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IL-12+IL-18 Cosignaling in Human Macrophages and Lung Epithelial Cells Activates Cathelicidin and Autophagy, Inhibiting Intracellular Mycobacterial Growth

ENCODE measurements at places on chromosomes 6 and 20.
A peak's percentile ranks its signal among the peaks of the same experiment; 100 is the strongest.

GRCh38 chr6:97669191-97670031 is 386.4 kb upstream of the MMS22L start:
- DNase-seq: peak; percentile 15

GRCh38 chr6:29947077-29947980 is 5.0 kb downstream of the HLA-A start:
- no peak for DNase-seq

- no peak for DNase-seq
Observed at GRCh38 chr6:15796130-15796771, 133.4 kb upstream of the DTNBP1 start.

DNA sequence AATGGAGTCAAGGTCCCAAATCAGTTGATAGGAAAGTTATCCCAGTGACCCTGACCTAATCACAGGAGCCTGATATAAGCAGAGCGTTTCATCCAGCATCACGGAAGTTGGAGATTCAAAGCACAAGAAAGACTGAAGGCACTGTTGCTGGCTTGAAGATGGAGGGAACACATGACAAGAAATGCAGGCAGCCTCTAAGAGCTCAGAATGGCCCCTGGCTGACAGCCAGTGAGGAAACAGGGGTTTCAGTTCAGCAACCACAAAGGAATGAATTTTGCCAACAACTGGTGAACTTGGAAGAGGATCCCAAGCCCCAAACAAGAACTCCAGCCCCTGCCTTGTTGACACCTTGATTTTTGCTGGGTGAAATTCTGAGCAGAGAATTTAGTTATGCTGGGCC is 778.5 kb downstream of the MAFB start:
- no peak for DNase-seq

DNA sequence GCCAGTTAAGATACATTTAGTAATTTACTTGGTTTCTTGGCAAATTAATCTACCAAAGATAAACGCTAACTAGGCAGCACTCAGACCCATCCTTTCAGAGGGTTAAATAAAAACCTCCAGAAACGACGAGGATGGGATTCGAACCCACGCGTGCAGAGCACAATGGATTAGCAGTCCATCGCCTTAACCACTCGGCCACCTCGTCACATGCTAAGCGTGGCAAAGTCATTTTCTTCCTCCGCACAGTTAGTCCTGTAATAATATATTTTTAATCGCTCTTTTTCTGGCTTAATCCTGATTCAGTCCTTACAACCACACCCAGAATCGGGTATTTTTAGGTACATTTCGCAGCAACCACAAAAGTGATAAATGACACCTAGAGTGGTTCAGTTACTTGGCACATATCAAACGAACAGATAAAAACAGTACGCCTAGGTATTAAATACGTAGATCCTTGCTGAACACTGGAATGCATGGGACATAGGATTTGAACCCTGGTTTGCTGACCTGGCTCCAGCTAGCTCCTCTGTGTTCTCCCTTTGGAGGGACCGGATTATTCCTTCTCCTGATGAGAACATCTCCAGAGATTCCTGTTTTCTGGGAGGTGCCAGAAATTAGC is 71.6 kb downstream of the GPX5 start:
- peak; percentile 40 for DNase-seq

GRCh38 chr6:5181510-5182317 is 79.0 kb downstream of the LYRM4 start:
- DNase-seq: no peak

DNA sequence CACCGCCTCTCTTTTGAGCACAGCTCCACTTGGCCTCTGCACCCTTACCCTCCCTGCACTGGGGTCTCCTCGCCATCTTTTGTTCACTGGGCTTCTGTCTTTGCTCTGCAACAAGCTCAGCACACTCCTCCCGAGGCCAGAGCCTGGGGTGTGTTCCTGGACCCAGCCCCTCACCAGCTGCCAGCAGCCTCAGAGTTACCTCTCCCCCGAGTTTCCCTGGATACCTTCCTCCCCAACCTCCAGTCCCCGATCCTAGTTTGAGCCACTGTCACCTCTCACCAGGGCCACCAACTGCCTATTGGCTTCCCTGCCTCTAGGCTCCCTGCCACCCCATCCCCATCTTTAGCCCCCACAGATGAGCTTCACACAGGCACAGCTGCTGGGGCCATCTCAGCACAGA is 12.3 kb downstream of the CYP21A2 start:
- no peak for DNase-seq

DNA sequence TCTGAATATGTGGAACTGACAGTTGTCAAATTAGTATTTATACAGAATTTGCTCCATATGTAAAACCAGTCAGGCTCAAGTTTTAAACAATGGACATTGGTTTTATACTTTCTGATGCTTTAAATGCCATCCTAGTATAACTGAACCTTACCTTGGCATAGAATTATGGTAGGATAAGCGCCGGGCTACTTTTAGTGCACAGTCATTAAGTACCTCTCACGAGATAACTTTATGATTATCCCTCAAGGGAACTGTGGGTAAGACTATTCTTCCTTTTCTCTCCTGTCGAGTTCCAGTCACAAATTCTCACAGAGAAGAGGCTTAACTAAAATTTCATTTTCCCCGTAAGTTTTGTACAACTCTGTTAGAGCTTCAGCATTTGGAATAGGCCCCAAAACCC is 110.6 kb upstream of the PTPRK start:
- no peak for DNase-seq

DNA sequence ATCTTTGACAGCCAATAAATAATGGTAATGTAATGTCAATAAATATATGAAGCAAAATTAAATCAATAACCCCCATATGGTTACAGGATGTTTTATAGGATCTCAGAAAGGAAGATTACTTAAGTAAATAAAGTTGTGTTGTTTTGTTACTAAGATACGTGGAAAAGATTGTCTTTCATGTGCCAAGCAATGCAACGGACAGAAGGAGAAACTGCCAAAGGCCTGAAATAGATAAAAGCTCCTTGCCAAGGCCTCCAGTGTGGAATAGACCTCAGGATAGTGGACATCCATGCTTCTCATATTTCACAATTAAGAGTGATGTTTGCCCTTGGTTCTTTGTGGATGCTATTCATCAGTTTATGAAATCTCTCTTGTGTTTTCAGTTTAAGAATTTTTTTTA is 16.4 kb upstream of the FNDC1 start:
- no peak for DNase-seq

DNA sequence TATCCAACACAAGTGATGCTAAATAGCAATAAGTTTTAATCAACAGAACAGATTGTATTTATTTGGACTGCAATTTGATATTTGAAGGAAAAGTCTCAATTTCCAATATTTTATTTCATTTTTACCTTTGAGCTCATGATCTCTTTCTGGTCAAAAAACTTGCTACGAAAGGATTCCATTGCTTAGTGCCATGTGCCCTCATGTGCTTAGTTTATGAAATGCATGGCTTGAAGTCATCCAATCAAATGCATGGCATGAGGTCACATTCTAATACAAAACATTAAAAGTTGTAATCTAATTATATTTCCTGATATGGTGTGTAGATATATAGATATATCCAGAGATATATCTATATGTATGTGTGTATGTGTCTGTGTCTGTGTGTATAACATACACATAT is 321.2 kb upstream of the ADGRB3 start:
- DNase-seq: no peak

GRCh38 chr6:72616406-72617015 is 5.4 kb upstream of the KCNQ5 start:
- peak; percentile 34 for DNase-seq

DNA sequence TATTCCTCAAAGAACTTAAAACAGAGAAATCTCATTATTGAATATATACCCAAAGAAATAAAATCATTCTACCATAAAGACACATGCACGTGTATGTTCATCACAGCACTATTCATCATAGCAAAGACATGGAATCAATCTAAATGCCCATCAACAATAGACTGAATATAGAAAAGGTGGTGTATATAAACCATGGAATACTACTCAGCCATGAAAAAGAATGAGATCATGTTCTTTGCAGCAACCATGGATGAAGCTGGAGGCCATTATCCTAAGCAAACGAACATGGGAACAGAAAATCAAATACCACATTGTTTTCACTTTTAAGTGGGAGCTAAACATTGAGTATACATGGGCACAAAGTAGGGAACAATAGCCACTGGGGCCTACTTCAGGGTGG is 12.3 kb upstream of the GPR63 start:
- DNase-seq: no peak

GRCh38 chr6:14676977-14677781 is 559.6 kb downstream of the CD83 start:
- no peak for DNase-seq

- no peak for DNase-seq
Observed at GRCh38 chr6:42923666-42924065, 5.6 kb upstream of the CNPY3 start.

The ability of Mycobacterium tuberculosis to block host antimicrobial responses in infected cells provides a key mechanism for disease pathogenesis. The immune system has evolved to overcome this blockade to restrict the infection, but it is not clear whether two key innate cytokines (IL-12/IL-18) involved in host defense can enhance antimycobacterial mechanisms. In this study, we demonstrated that the combination of IL-12 and IL-18 triggered an antimicrobial response against mycobacteria in infected macrophages (THP-1 and human primary monocyte-derived macrophages) and pulmonary epithelial A549 cells. The inhibition of intracellular bacterial growth required p38-MAPK and STAT4 pathways, the vitamin D receptor, the vitamin D receptor-derived antimicrobial peptide cathelicidin, and autophagy, but not caspase-mediated apoptosis. Finally, the ability of IL-12+IL-18 to activate an innate antimicrobial response in human primary macrophages was dependent on the autonomous production of IFN-γ and the CAMP/autophagy pathway. Together, these data suggest that IL-12+IL-18 cosignaling can trigger the antimicrobial protein cathelicidin and autophagy, resulting in inhibition of intracellular mycobacteria in macrophages and lung epithelial cells.

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